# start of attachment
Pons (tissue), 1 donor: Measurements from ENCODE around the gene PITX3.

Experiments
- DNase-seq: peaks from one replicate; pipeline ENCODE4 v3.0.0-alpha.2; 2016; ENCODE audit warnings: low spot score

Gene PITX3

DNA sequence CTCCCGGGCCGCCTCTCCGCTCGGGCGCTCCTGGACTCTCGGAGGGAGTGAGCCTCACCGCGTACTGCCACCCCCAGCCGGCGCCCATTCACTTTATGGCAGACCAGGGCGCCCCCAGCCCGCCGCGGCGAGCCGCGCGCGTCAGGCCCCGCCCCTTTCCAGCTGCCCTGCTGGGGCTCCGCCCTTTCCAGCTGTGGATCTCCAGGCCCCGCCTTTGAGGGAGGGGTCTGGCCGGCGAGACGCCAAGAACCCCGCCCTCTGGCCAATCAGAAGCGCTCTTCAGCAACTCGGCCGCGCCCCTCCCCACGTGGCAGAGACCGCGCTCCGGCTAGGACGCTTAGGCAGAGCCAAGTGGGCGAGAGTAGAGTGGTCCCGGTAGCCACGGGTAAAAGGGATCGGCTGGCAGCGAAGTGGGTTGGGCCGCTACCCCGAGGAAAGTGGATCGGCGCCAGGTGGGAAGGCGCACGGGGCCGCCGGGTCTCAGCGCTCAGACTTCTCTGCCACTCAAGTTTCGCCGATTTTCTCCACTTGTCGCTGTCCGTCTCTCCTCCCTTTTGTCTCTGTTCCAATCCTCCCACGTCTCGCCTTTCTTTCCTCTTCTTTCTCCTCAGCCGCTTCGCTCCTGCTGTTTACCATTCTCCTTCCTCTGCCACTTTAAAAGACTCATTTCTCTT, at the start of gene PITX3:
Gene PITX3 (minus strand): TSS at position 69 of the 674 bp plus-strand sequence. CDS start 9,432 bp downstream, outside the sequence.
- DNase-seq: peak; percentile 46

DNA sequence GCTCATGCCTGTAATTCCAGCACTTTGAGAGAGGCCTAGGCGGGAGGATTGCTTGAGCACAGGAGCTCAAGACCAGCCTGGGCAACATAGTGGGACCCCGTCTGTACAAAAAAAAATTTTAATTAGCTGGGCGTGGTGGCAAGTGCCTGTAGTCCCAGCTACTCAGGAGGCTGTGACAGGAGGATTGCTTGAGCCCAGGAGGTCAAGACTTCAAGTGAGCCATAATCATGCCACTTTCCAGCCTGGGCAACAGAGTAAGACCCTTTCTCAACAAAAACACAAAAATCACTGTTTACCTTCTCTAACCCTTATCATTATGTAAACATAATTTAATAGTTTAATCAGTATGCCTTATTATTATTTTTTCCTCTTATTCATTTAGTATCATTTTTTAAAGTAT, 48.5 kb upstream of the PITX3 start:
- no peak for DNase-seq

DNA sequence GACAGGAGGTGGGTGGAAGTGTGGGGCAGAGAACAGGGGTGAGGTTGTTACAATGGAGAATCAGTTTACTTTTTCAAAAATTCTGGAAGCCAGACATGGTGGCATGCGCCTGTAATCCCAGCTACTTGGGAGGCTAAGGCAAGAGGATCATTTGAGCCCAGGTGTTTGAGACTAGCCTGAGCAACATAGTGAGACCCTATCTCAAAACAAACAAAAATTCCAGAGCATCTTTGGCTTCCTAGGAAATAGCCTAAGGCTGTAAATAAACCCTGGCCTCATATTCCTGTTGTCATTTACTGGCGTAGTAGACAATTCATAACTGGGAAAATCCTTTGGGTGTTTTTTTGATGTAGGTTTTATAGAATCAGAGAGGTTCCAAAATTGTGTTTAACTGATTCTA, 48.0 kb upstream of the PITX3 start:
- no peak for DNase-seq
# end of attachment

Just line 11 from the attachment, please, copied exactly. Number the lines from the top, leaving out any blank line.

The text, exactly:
- no peak for DNase-seq